So now that we’ve talked about the problem that we’re helping people solve, let’s talk about what comes next.
2. Move to the solution
We told people the problem we’re going to help them solve. We gave them context for why they should keep reading. Now we can move to the solution.
But remember, the problem is the hook. This is what’s going to get them to continue reading. We don’t want to skip to the solution until we have a clearly defined problem.
This is why a lot of emails don’t get read. When people jump into the solution without talking about the problem, without providing context. Think about the example I gave a minute ago. If I send an email and say, “New shoes are awesome. Look at ours!” It’s not engaging.
If I send an email that says, “Old shoes are causing you pain.” And then I follow that up with, “Our shoes help alleviate your pain.” Now the solution matters to you because of the problem.
The problem is what hooks me. If I have back pain and the pain that you’re talking about, I’m in. It gives us space to talk about the solution and your readers know why it matters to them.
In your email, your solution can be any number of things. It could be:
- A product
- A recipe
- A blog article
- A video
- Anything else that helps your readers improve their lives
When you sat down to write the email, what was your purpose? Chances are, that’s what fits in this solution space. You can put your full solution (like a recipe) directly in the email. Or you can talk about it in the email without putting the full details there, then link to it on your website.
I prefer to talk about what the solution is without putting the whole thing in the email. That lets me put a link in the email that takes people to the blog article or video that includes the full solution. I like this because I want my readers to get used to clicking links in my emails. Then, when I’m ready to sell something to them, they’re already used to clicking links and expecting valuable content.
But I’ve seen this done both ways. Let’s say you’re sending a recipe to your subscribers. You can put a full recipe in your email and also include a link that takes your readers to the recipe on your website. You’ll get less clicks, but if that’s not your goal it’s okay.
So after the problem and the solution, then we have the next part of the framework.
3. Include exciting results
Your product or solution should make people’s lives better. Now is the time to share how. We want to explicitly tell them how this solution makes their lives better.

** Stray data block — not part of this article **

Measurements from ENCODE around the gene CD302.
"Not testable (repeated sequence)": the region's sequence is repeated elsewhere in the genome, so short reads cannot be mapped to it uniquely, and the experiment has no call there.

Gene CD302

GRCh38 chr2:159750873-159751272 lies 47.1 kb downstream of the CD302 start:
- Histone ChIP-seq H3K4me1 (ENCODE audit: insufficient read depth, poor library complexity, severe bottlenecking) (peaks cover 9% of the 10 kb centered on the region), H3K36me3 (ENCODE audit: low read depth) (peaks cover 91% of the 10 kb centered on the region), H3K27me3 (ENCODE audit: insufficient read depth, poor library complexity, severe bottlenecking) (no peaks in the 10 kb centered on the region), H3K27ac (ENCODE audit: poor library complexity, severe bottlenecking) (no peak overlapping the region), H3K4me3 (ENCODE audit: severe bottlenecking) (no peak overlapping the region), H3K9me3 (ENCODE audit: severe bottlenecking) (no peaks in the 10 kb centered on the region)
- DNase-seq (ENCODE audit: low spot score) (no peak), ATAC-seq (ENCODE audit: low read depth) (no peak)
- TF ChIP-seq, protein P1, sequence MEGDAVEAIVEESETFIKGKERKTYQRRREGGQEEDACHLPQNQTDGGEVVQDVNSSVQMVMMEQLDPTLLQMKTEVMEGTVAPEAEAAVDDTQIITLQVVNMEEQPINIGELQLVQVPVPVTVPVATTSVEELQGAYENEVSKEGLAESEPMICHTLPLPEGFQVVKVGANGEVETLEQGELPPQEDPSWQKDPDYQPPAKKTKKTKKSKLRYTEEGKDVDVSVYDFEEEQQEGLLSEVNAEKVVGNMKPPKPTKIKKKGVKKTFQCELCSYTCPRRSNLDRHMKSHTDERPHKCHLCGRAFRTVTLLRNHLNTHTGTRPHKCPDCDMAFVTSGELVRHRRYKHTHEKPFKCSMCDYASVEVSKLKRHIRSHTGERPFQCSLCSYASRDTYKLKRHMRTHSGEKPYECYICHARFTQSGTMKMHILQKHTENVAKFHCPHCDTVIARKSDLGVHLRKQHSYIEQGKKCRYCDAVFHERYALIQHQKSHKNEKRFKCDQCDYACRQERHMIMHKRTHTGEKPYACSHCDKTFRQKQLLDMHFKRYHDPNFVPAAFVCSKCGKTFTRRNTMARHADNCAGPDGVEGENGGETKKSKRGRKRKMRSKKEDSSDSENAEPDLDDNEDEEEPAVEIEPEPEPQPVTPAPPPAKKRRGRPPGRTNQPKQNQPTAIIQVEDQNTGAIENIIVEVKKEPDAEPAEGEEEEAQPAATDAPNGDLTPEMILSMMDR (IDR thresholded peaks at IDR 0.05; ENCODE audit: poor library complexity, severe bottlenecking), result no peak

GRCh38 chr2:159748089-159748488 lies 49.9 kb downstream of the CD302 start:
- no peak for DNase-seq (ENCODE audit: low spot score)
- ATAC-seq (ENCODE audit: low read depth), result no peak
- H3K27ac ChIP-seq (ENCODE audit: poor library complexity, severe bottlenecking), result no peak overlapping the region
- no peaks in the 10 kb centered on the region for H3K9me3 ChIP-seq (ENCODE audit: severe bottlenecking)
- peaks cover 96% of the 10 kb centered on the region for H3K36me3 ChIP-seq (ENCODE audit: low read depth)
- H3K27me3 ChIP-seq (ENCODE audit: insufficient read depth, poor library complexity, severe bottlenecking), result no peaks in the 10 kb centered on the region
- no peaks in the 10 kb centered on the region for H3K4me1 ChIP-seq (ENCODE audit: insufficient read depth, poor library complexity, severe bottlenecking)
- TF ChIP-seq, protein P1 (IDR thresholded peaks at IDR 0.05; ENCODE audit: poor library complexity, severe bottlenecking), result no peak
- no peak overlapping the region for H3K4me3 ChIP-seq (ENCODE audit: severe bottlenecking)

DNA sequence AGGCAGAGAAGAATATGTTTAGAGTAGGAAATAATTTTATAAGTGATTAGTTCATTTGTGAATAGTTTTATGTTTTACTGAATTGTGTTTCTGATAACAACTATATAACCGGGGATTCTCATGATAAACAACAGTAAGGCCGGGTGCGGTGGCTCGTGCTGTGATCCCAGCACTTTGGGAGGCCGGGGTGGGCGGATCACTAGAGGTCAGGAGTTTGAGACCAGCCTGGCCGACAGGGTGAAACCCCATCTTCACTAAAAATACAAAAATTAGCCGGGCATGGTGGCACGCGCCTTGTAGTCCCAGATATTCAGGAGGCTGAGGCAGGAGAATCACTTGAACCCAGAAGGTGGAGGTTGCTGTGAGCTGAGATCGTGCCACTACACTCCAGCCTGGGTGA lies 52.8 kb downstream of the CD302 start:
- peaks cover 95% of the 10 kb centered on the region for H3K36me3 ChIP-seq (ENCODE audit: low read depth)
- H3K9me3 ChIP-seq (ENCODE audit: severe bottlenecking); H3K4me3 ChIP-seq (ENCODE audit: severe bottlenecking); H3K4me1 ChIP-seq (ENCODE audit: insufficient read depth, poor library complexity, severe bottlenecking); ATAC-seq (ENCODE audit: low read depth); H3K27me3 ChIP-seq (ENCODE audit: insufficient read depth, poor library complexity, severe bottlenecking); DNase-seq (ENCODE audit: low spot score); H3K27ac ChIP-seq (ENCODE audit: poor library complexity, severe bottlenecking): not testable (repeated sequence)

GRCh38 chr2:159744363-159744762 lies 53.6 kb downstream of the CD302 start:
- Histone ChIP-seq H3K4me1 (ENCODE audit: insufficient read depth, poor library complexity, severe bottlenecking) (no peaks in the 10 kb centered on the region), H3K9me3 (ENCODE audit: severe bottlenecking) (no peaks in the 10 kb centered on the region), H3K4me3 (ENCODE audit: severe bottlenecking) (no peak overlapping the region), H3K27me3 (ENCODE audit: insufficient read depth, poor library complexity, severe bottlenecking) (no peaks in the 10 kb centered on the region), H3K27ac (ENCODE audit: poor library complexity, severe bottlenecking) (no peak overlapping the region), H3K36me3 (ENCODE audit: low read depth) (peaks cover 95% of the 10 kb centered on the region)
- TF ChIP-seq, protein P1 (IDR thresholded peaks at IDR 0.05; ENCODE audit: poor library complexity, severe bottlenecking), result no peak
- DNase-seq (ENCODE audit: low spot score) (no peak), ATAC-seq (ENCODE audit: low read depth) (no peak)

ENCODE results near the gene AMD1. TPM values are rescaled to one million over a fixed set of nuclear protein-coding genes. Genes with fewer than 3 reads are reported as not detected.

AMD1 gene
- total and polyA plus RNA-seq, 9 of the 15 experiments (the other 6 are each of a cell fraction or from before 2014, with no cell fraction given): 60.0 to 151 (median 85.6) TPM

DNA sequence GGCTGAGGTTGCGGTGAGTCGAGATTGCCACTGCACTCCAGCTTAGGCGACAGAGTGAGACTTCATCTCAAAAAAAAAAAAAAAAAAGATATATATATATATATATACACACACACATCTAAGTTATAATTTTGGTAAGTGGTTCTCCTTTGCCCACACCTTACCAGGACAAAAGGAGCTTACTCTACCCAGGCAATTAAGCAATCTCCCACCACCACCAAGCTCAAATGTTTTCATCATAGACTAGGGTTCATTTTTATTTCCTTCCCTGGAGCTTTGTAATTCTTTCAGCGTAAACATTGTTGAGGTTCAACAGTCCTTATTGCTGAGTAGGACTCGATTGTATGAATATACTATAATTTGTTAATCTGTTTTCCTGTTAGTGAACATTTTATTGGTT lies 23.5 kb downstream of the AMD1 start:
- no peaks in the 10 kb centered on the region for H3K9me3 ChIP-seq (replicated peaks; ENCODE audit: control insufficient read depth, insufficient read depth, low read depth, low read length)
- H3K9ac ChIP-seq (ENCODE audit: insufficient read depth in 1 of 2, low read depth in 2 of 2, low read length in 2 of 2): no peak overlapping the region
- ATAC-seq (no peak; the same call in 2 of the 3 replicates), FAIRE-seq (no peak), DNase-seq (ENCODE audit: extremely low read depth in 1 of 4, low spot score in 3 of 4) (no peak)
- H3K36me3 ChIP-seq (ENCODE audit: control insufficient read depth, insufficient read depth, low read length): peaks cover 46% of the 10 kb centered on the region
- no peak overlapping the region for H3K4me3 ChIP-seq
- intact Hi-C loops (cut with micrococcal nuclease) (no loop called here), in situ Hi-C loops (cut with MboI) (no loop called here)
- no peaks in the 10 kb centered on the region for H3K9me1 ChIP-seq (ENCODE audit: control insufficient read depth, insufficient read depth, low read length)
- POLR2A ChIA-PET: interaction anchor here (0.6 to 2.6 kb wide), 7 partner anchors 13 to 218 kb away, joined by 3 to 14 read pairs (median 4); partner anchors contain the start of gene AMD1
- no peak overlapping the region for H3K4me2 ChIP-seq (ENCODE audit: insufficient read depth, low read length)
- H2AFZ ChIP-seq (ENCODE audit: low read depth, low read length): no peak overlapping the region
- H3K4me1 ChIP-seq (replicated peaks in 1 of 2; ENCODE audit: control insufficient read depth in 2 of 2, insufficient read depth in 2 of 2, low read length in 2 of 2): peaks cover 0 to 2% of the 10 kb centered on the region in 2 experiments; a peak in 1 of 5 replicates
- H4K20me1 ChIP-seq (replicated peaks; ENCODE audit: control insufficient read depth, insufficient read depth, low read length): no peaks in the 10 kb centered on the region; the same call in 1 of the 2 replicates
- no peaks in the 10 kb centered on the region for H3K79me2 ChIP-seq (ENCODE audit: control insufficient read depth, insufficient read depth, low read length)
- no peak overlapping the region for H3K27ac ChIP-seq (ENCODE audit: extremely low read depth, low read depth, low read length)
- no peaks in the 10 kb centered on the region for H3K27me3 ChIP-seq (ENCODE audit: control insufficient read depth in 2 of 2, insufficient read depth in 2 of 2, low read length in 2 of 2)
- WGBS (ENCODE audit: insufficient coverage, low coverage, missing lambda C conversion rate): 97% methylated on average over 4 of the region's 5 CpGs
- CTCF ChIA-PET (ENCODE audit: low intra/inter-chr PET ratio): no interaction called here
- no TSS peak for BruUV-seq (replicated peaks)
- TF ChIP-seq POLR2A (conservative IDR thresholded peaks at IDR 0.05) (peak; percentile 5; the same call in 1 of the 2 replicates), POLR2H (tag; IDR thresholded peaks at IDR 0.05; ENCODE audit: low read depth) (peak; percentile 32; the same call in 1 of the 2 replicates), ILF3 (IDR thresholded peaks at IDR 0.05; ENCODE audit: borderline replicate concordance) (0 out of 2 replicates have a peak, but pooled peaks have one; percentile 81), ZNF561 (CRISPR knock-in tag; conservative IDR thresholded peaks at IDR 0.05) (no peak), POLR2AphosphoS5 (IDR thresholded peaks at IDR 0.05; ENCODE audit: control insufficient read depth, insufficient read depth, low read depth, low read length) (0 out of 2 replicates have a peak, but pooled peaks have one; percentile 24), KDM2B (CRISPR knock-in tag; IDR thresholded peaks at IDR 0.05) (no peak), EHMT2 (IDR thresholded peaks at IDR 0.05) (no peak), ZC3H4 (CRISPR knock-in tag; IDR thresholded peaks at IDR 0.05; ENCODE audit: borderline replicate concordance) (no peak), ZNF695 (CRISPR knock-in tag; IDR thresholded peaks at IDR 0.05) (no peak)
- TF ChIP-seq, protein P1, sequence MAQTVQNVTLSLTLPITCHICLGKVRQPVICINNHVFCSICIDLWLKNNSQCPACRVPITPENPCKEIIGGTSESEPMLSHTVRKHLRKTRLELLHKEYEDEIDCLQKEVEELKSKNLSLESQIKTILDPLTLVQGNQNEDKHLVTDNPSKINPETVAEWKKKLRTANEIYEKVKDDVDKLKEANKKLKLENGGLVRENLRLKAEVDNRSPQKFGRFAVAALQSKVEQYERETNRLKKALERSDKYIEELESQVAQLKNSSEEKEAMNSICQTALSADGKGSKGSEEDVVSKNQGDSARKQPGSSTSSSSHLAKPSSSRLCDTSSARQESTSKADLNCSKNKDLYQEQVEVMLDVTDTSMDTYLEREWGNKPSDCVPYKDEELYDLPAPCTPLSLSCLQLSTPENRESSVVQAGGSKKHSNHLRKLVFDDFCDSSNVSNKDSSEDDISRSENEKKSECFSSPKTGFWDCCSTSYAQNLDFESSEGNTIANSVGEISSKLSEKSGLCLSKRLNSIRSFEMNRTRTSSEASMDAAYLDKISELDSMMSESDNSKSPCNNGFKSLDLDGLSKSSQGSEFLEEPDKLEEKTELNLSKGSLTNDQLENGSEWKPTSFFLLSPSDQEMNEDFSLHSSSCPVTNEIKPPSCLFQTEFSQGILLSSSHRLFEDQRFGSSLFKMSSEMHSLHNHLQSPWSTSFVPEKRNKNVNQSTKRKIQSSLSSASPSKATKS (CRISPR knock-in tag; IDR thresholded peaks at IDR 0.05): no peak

So if your problem is, “Old shoes cause back pain or foot pain.” And your solution is your shoes, then your success would be, “Our shoes can eliminate your back and foot pain.”
If you want to send a short email, this can be two sentences:
Old shoes cause you pain in your back and your feet.
Try our new shoes, which have been proven to eliminate and reduce back and foot pain.
Notice how that covers all three parts of the framework. If you want a longer email, then extend each part of the framework. It could look like this:
Old shoes cause back and foot pain.
Even worse, they can destroy your posture and erode the health of your ankles and knees. This often causes unwanted back pain.
Our shoes are designed to eliminate this pain by aligning your feet and fixing your posture.
Which means those aches and pains go away. So you can play with your kids again. And get back to your active lifestyle
The framework is the same. The extra length provides space to get more detailed.
But we’re not done yet. There’s one more thing we need if we want our emails to get results.
4. Finish with a call to action
After you clearly describe the success, it’s time to tell your readers what you want them to do. Often this is just, “Click here to read more.”
This link sends them to your blog post, or your video, or your product page. Whatever your solution is, this link sends them there.
The full framework is:
- Call to action
This is the framework that I use and I regularly have 50% open rates on emails. I regularly have a as high as 20% click through rates. Not on every email. Sometimes I’m just sending out information like this and the click through rates can be a little lower. My average is 10%.
This is how you create emails they get engaged with.